A bid to end the stand-off between the Transport Workers Union and major freight carrier Toll ended with the division between the sides only deepening.
The parties met earlier this week - but both sides walked out declaring they were no closer to agreement on a new enterprise bargaining agreement.
The TWU said it was inevitable there would be more strike action, such as the protected action taken last week, when thousands of truck drivers went on strike.
It's now feared wage disputes will broaden to other major freight companies such as Linfox.
Toll is one of the major freight operators for fuel, rural supplies and ag products in Australia,
The TWU said in a statement provided to The Land that more strike action would probably follow.
TWU NSW/QLD secretary and lead Toll negotiator Richard Olsen said the meeting with Toll "proved to be futile after Toll refused to back down on its attack on jobs".
"It is very frustrating that negotiations with Toll remain at a standstill because the company still expects workers to sign on to an agreement that would see droves of workers pushed out of their jobs," he said.
"The company can gush all it likes about pay, workers cannot make it any clearer that pay is irrelevant if your job is not secure.
"This has gone on long enough, workers want to sign a fair deal and move on, but they cannot sign away their livelihoods," he said.
Toll Group countered with a strong statement accusing the TWU of falsely claiming that 7000 truck drivers joined last Friday's strike. It said only 2300 employees took part in the industrial action, according to its payroll data.
Toll Group said it was "urging the TWU to reconsider their position and make a deal that benefits Toll employees".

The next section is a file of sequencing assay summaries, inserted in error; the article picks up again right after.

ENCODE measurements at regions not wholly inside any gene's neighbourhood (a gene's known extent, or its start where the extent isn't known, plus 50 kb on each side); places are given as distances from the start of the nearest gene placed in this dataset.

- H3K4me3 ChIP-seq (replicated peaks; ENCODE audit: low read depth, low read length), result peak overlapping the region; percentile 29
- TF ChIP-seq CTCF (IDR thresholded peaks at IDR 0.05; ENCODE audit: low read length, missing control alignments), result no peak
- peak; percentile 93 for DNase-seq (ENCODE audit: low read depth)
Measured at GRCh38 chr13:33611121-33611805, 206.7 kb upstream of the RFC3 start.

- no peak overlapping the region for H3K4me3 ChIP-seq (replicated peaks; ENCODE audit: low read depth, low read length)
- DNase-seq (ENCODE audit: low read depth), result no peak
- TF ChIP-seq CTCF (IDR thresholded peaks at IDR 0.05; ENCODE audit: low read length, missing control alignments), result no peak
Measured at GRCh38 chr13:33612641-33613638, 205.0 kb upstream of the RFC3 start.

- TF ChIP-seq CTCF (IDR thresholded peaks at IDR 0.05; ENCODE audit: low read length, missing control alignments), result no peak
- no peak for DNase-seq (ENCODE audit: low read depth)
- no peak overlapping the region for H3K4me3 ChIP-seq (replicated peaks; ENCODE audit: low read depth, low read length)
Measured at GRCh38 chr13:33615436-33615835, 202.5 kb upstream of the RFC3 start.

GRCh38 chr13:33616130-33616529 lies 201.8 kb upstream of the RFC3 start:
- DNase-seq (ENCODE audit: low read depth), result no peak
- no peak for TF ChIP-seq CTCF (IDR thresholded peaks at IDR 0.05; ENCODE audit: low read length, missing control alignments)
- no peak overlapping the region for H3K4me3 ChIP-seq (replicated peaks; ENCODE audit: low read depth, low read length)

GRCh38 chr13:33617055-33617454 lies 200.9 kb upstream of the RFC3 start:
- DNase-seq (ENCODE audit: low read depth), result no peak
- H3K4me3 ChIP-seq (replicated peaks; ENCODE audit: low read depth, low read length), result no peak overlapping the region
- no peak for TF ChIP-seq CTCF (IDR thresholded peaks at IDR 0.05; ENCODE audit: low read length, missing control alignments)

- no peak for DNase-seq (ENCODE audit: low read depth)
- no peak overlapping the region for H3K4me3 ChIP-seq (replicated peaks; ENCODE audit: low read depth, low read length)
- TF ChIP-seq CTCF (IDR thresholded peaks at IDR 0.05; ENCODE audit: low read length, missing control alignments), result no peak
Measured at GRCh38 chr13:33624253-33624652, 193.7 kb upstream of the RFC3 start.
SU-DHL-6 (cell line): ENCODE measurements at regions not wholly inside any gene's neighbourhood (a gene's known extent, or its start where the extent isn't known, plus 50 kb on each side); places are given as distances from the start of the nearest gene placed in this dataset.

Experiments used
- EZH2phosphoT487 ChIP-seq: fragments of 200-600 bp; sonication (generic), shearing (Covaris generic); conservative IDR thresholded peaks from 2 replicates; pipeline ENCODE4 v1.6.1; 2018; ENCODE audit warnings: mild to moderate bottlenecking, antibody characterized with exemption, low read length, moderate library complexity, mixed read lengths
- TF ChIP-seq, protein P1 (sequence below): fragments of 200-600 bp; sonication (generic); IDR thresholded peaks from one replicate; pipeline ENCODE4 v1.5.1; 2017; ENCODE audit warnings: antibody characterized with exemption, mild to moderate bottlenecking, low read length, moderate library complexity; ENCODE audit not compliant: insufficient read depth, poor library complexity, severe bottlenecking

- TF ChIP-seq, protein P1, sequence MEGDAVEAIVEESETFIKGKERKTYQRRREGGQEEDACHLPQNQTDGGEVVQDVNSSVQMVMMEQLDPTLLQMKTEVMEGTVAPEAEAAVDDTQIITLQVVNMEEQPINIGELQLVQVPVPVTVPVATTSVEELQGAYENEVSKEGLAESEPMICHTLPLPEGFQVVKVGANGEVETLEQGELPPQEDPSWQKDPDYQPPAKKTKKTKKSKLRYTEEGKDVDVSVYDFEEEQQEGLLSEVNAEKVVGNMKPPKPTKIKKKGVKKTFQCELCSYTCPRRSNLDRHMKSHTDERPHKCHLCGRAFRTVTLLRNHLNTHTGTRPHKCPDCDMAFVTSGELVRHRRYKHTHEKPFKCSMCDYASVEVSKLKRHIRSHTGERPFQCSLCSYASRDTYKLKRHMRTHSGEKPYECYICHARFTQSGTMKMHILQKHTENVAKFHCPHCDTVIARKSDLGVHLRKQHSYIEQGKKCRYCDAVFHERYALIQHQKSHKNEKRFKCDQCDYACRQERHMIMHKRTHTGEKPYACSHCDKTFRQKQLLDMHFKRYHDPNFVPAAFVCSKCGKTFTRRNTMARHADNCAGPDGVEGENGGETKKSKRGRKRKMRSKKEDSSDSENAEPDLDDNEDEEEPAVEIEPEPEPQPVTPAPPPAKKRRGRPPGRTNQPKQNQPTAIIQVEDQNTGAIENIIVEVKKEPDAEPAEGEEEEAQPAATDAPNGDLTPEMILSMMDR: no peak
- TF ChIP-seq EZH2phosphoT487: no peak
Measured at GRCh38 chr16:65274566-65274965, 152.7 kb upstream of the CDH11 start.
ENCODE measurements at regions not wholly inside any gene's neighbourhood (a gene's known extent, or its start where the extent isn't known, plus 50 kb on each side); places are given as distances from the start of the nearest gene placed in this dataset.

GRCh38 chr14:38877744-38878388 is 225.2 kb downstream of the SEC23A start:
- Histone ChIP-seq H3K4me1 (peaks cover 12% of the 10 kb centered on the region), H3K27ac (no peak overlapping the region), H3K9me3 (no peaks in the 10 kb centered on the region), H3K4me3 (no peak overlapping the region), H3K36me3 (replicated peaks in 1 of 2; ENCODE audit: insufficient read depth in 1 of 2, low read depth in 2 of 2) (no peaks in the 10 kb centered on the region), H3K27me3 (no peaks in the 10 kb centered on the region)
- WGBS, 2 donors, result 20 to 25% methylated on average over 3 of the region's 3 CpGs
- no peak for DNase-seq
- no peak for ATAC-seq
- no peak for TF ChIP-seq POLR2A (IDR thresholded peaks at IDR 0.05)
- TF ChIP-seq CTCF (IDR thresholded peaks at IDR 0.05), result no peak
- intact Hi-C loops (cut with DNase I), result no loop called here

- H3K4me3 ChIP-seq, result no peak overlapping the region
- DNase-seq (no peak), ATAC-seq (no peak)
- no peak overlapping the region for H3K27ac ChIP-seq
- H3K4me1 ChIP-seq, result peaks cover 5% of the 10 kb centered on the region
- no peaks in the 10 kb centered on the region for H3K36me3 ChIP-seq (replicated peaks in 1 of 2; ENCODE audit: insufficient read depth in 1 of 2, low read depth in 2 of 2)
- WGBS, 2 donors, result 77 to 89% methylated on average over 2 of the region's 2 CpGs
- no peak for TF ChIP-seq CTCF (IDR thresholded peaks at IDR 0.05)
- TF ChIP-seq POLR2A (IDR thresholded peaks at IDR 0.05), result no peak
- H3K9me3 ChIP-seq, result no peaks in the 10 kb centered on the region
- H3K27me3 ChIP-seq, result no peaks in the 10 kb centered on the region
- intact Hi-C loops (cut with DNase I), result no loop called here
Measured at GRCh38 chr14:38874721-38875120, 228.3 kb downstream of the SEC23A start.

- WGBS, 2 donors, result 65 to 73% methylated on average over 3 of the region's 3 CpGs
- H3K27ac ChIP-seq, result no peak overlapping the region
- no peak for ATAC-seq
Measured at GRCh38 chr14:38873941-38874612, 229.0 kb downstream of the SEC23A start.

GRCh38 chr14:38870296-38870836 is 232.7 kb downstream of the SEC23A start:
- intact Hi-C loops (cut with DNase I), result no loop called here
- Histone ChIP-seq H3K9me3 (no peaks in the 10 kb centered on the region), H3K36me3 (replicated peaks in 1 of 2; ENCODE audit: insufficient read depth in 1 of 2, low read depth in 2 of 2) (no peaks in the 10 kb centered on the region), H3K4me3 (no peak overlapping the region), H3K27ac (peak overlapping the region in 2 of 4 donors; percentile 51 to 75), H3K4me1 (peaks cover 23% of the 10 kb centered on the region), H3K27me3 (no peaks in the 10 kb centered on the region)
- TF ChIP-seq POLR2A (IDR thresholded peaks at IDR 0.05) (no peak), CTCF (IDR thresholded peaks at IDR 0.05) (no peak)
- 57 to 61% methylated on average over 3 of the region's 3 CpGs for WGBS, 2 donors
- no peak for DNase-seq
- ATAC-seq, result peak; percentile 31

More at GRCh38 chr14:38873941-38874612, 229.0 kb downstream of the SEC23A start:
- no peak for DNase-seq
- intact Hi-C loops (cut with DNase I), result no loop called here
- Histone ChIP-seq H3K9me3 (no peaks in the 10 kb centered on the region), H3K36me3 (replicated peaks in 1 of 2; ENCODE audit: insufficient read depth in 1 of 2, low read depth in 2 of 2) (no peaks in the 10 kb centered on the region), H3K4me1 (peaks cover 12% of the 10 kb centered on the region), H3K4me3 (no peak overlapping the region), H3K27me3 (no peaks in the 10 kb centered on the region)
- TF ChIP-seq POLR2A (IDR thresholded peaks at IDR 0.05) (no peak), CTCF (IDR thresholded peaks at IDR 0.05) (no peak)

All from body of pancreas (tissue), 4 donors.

Alan Beacham, Divisional President, Toll Group, said it appeared the TWU were not being honest in negotiations and were using the dispute as a lever against other freight companies. Mr Beacham was aware that strike action was being planned against those companies.
He said the conditions offered by Toll were better than for most other freight drivers and there was no move to casualise the existing workfroce or to hurt the core number of drivers in the company.
"We know the union is planning industrial action against our competitors over the coming weeks," he said. "We are concerned the reason they are refusing to do a deal with Toll is so they can use us as leverage against those competitors.
"Industry-wide campaigning is all well and good, but it only hurts Toll employees. The union should stop using Toll to advance their industry campaign, and agree on a deal with us so our employees can get the pay rise and better conditions they deserve.
"Instead of attacking Toll at the top of the sector, why aren't the TWU going after the bottom of the sector to raise the standards there? That is where real change needs to take place. Many of Toll's competitors have deals to which the TWU is a party at lower rates of pay and less favourable terms for their employees.